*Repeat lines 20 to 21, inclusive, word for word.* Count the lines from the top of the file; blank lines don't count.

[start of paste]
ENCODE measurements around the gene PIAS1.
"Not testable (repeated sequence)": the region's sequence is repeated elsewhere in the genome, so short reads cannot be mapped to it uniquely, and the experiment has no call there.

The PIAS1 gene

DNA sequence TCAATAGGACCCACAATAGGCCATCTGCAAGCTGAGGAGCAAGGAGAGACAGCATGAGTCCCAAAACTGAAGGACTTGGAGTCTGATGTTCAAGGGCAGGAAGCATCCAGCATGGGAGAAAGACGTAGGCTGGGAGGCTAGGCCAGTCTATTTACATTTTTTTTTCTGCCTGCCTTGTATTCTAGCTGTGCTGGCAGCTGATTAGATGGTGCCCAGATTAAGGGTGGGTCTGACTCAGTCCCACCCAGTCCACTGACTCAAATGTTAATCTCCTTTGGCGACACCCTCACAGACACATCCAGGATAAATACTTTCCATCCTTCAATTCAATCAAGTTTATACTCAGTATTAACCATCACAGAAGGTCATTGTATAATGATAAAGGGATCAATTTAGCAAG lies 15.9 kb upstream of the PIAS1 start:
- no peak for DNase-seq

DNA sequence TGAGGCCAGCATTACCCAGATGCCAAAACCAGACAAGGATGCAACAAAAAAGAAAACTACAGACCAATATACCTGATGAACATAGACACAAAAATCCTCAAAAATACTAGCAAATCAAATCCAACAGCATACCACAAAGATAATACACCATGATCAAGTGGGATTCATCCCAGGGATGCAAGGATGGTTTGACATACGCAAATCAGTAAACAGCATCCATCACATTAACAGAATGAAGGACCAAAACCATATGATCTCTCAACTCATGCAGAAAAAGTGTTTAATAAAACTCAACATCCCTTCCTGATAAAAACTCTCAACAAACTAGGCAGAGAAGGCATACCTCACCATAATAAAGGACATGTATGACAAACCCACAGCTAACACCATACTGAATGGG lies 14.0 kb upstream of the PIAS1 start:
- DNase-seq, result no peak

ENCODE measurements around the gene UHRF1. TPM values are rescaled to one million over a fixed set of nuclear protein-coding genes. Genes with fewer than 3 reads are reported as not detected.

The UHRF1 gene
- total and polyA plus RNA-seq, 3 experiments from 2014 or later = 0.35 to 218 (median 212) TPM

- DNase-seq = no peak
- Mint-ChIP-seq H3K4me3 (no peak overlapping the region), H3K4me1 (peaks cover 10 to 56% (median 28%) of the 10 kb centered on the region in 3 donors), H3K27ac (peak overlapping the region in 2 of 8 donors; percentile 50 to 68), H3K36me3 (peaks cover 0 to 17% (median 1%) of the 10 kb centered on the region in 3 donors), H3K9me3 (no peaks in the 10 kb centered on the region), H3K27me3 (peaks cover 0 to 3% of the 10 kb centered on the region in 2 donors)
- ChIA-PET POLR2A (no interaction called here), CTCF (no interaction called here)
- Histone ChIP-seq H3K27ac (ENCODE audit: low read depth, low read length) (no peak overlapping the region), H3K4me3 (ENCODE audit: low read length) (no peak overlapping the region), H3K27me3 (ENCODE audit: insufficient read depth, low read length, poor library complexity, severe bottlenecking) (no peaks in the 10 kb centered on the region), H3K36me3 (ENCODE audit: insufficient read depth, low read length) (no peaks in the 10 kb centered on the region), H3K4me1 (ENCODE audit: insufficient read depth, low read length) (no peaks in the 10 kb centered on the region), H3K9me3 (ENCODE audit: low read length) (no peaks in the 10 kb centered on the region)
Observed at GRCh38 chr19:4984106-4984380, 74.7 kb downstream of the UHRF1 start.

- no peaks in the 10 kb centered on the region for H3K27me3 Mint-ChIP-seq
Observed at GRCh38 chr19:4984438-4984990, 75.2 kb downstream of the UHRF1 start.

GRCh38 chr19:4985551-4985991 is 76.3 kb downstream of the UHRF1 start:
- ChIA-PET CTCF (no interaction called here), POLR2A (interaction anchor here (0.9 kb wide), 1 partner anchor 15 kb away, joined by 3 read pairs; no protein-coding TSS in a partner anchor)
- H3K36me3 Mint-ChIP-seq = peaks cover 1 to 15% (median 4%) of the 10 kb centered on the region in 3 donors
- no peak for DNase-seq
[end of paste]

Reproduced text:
- H3K36me3 Mint-ChIP-seq = peaks cover 1 to 15% (median 4%) of the 10 kb centered on the region in 3 donors
- no peak for DNase-seq